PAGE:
In today’s insurance market, the instrument rating has become almost a necessity for high-performance aircraft. Many insurance companies will not consider quoting any high-performance or multi-engine risks because of the expected use of the aircraft and the loss history if you do not have an instrument rating.

Many insurance companies have increased their underwriting requirements. If the pilot does not have an instrument rating most insurance companies will not offer “combined single limits” of liability coverage. Only per-person or per-passenger liability sublimits will be available for those non-IFR rated pilots. Although with today’s aviation insurance market, combined single limits are difficult to get in older piston powered planes in general.

Many underwriters have also started requiring an instrument rating if you want to fly a twin-engine aircraft. For years the average twin-engine pilot could fly a nonpressurized aircraft without fear of ridiculously high insurance rates. But all that changed. There are still a few aviation insurance companies for those non-IFR rated pilots to fly in twins, but these opportunities are going to cost extra and be harder to find.

Another important issue is that an instrument rating is probably going to be needed if a pilot wants to get insurance in a six-seat, retractable aircraft. Not a twin, not a turbine, not pressurized, just a six-passenger, single-engine, high-performance retractable airplane. This means the Lance or Saratoga, and more. There are a few exceptions. One exception is if the insured has a substantial number of hours in the specific make and model, they could get insurance. But one underwriter informed me that even if the pilot had 1,000 hours make and model but no instrument, he was going to have to charge them more for insurance than a pilot with fewer hours, but an IFR rating. Interesting, basically actuarial data and computerized algorithms are big in the insurance industry and in some cases that means ratings bear more weight than hours.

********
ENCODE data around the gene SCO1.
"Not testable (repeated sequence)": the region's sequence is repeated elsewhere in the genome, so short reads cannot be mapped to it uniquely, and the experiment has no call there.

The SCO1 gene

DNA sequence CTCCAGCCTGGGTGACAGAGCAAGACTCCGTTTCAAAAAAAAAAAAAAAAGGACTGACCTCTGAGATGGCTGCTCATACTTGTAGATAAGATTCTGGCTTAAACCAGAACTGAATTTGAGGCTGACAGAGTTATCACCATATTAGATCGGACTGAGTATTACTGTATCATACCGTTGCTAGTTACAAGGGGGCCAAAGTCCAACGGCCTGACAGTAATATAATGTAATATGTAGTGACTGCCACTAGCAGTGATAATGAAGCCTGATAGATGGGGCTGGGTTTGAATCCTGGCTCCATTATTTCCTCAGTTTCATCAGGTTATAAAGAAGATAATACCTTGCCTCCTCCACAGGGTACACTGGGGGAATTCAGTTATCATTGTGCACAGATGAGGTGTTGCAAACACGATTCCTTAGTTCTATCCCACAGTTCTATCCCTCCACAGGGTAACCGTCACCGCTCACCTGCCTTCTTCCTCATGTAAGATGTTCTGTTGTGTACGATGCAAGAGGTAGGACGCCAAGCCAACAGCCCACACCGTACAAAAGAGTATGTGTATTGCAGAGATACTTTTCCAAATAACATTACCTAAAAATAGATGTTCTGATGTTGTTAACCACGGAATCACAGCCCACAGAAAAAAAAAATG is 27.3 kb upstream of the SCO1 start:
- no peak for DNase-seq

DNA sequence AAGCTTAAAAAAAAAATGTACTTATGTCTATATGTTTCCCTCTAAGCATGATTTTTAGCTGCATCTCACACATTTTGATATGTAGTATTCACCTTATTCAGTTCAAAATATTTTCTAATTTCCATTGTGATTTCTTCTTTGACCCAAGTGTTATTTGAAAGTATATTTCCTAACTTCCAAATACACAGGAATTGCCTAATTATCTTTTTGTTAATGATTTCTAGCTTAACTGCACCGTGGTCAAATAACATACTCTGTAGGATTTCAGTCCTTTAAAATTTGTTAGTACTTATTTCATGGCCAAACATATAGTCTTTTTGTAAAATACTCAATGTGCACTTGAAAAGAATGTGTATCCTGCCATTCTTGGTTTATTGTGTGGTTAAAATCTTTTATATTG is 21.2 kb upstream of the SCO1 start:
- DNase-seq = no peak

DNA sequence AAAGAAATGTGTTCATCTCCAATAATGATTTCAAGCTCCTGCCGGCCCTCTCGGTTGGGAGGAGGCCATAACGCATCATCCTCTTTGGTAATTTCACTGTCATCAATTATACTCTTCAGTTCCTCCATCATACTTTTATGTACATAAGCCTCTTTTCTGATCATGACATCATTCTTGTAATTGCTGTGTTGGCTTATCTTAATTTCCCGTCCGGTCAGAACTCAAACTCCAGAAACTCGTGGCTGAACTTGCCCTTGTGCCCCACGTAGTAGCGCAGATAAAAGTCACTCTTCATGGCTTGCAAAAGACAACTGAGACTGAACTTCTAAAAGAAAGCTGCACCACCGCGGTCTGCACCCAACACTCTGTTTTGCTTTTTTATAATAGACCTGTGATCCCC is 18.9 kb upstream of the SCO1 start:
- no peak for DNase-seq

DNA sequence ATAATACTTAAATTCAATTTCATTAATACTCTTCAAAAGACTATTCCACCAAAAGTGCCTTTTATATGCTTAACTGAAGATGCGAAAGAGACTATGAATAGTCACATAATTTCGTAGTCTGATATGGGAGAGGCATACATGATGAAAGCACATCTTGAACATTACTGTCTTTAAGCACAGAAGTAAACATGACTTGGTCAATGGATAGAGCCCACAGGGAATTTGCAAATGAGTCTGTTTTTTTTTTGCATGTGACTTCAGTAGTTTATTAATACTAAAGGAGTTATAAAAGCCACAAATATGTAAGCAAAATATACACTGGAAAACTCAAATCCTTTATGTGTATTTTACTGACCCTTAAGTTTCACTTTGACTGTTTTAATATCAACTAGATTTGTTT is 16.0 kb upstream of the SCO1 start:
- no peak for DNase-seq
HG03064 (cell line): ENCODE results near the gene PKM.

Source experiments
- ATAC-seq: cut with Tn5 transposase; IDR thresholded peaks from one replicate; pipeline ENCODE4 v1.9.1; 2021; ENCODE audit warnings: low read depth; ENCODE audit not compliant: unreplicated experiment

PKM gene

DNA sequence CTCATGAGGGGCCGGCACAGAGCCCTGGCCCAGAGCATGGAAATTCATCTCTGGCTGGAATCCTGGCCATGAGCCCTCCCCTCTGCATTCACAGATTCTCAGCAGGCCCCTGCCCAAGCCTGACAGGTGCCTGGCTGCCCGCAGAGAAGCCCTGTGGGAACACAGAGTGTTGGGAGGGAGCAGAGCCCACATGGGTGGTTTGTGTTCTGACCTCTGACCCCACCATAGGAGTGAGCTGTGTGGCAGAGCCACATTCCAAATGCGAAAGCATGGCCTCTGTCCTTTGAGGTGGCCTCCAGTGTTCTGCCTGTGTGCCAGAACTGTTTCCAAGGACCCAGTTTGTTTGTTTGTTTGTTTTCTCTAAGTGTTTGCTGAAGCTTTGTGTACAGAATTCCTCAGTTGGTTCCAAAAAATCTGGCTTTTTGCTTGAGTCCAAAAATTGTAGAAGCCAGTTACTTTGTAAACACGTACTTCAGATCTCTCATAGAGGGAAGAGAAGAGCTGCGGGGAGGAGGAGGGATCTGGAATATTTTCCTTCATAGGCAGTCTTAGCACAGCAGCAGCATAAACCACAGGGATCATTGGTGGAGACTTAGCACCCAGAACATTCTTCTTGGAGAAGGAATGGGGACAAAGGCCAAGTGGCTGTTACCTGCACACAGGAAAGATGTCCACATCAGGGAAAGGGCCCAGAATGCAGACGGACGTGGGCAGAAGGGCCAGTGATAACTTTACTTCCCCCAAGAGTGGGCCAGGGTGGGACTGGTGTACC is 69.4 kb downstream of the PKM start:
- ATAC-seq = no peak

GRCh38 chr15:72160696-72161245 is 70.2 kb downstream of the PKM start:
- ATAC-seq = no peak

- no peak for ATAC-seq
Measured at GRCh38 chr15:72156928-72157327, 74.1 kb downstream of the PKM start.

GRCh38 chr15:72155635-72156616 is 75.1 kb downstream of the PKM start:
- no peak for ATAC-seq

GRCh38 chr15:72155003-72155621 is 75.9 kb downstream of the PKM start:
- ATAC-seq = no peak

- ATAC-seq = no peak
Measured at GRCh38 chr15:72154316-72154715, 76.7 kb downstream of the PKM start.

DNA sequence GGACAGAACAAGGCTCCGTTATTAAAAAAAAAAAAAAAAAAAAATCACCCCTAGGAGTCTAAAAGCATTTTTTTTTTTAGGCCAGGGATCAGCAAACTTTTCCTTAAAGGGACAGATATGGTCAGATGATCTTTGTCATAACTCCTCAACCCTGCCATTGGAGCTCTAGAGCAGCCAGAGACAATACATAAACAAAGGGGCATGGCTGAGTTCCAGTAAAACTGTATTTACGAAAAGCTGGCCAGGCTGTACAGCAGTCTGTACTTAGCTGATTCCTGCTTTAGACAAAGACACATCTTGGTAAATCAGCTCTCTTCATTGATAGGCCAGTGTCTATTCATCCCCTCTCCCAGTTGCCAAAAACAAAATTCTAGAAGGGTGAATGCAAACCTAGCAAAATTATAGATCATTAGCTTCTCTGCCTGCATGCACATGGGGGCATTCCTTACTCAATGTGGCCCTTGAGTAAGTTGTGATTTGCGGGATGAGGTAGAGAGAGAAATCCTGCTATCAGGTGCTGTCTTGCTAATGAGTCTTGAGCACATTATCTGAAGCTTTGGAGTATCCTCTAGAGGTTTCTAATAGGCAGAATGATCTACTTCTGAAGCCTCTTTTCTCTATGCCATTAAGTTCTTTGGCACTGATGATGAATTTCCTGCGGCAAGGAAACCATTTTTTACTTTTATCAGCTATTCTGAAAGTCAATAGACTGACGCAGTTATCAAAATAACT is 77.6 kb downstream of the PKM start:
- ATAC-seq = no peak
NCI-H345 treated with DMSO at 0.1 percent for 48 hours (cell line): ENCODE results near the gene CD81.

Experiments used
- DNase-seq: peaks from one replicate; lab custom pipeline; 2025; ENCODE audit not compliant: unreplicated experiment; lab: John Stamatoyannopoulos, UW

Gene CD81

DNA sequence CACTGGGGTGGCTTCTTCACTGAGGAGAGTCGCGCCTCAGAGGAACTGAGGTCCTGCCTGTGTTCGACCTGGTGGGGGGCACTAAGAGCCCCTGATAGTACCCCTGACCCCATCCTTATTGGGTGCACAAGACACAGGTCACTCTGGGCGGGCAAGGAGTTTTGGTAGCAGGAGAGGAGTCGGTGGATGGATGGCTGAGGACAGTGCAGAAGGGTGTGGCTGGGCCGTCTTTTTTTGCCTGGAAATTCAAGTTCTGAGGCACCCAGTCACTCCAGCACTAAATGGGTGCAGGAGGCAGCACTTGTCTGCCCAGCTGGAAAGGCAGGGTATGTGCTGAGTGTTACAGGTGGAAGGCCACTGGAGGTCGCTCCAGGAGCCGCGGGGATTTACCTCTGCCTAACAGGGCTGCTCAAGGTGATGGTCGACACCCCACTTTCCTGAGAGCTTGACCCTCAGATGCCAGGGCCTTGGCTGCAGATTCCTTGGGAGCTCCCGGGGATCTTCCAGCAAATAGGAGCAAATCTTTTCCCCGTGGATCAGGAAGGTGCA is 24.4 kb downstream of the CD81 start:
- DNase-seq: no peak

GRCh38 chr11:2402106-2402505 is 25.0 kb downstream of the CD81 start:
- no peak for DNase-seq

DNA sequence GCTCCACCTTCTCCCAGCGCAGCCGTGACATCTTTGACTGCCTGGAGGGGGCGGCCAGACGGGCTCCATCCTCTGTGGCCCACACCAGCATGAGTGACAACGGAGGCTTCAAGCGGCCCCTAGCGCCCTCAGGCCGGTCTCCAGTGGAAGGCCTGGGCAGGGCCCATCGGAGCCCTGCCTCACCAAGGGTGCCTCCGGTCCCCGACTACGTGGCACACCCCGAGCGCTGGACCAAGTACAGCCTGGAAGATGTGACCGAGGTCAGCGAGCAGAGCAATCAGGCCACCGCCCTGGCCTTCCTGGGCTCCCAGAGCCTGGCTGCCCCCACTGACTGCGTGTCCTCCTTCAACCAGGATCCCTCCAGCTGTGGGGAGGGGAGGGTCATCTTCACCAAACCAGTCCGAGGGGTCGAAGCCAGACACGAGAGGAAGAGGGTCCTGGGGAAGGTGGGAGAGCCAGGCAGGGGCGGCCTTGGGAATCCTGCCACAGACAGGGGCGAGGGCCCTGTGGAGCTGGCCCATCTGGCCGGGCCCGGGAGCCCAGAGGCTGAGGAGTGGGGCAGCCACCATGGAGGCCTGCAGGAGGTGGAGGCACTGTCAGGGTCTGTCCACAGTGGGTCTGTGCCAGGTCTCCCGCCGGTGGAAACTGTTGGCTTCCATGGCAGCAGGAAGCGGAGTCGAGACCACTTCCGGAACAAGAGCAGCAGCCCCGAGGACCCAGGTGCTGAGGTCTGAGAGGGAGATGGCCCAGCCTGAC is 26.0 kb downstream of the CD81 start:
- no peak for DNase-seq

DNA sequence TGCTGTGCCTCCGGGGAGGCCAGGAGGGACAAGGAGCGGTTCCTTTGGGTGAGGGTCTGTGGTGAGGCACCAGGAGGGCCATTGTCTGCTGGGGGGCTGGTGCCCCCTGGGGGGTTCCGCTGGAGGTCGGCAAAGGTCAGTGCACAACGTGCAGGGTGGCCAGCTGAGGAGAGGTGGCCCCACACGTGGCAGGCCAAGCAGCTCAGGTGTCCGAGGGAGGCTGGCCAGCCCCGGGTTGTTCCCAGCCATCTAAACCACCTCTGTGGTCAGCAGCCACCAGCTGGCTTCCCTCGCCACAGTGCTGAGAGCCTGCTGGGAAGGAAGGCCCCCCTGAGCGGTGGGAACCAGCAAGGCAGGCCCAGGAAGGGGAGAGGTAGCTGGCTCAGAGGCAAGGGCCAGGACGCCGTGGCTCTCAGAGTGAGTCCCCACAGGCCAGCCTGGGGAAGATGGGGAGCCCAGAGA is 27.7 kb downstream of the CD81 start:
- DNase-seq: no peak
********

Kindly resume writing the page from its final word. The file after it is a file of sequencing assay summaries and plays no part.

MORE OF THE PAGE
This is not a new thing — many companies have been following these guidelines for years. There are only 15 or 16 insurance companies that provide the general aviation community with insurance. Among those companies there are probably only two or three that will provide coverage for a non-instrument pilot in a twin. And there are only going to be three or four that will provide insurance for a non-instrument rated person who wants to buy a high-performance, complex, six-seat (or more) single.

What can you do as an aircraft owner? Non-instrument pilots shouldn’t make a move until they call an aviation insurance agent. If you want to move up the aircraft ladder, research the insurance market. A good agent will be able to find out what types of coverages and requirements are available for the aircraft you are looking at. With these underwriting guidelines, buying the aircraft will be the least of your worries. Getting insurance might be one of the biggest problems.

Remember, the instrument rating can save you money on insurance if you buy an aircraft that requires it. In my seminars I always tell people that if your plans are to stay in aviation and move up the ladder of aircraft, you should probably get your instrument.

But the savings are small for those small aircraft that are VFR. Don’t think that the 40 hours (or more) of instrument training can save you hundreds of dollars on the insurance for your 1946 Cub. It just won’t happen. But it might make the difference between getting insurance or not in an Aztec.

Below are five questions to ask yourself before you add the instrument rating.

  1. Are you on a schedule or does IFR mean “I’ll find a room”?
  2. Are you planning to move up into a bigger, faster, complex single-engine aircraft?
  3. Are you already drooling over a twin-engine aircraft?
  4. Thinking you need a pressurized cabin to protect your dog’s ears when flying?
  5. Does your flying include a lot of long-distance cross-country?

If any of those are in your plans, you probably ought to get the instrument rating.

This article originally appeared in the September 2019 issue of PIPERS magazine.